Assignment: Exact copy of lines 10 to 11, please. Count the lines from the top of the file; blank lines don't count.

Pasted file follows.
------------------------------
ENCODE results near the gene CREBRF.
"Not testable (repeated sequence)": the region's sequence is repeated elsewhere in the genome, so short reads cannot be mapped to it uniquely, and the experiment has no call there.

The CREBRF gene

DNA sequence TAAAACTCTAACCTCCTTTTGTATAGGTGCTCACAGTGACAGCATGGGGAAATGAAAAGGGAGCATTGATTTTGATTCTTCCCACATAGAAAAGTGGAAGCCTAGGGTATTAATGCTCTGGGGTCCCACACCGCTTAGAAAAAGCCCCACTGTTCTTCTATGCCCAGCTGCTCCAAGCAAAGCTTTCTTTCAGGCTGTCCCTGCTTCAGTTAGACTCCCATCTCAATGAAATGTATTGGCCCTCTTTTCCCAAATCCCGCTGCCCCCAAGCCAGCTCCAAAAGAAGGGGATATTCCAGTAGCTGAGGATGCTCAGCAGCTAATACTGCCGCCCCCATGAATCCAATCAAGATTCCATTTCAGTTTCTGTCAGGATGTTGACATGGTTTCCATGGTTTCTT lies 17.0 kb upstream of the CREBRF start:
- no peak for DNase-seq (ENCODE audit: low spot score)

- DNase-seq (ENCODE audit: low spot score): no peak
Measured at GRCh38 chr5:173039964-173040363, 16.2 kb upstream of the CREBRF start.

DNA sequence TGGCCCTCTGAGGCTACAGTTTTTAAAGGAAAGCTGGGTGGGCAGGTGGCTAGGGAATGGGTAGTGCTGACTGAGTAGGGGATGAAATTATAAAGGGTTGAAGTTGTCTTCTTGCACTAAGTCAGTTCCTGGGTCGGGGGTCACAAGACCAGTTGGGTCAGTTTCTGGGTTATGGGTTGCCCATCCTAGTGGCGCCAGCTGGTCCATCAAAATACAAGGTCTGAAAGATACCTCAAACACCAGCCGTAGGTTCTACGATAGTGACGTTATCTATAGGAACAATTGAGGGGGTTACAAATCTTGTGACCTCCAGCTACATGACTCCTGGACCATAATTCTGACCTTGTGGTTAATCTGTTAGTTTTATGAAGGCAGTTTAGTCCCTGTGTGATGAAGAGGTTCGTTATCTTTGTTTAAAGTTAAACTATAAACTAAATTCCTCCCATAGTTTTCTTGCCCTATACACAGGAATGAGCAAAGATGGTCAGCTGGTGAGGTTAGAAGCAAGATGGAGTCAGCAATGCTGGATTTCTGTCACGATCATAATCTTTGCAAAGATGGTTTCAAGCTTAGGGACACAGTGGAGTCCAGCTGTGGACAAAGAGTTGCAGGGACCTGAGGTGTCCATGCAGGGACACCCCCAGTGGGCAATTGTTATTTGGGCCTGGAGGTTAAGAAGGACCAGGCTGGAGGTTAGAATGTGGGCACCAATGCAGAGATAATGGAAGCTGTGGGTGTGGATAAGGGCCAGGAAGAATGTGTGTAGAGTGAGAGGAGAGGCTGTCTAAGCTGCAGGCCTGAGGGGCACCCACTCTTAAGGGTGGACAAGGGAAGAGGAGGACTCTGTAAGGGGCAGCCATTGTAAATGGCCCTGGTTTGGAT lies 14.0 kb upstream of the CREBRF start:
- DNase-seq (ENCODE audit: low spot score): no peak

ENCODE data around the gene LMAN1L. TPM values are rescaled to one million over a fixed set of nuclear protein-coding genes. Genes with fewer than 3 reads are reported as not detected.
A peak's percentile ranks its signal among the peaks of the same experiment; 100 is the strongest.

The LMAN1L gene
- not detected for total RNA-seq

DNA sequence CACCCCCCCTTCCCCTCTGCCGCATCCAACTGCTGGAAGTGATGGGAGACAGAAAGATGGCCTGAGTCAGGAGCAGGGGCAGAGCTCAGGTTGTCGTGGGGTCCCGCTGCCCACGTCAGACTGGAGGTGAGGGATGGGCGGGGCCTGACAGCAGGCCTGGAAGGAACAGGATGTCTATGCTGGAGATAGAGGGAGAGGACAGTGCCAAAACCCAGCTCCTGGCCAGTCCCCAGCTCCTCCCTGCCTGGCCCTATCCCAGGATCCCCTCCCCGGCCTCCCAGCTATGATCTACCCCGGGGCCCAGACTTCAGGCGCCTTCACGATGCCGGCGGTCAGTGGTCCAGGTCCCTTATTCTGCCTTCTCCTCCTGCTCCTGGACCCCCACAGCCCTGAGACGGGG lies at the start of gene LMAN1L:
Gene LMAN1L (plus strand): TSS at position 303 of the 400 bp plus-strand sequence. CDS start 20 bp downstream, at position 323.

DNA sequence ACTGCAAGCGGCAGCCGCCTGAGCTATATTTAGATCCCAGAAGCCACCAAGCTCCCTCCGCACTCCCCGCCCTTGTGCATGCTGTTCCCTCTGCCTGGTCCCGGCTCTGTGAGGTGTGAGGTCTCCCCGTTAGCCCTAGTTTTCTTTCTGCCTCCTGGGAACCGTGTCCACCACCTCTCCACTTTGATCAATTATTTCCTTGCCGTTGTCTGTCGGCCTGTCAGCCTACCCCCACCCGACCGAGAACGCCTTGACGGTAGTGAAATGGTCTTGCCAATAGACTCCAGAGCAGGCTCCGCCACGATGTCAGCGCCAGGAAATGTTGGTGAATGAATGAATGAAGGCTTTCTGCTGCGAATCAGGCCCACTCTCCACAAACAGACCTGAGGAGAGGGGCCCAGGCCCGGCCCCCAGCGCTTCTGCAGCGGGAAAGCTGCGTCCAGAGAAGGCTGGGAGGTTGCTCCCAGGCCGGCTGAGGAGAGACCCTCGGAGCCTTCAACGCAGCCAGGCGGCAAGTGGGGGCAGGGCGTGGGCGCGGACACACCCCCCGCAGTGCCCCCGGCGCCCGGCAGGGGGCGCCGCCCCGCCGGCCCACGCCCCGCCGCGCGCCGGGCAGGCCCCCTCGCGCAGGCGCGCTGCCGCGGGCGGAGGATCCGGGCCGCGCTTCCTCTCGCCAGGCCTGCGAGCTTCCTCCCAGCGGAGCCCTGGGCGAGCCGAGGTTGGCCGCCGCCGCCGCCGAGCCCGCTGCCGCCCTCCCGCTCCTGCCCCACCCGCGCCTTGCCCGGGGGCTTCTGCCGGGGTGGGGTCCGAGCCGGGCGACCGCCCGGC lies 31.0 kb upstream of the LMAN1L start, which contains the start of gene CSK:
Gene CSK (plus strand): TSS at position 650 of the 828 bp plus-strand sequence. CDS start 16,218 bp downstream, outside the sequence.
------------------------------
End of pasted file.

ENCODE data around the gene LMAN1L. TPM values are rescaled to one million over a fixed set of nuclear protein-coding genes. Genes with fewer than 3 reads are reported as not detected.
A peak's percentile ranks its signal among the peaks of the same experiment; 100 is the strongest.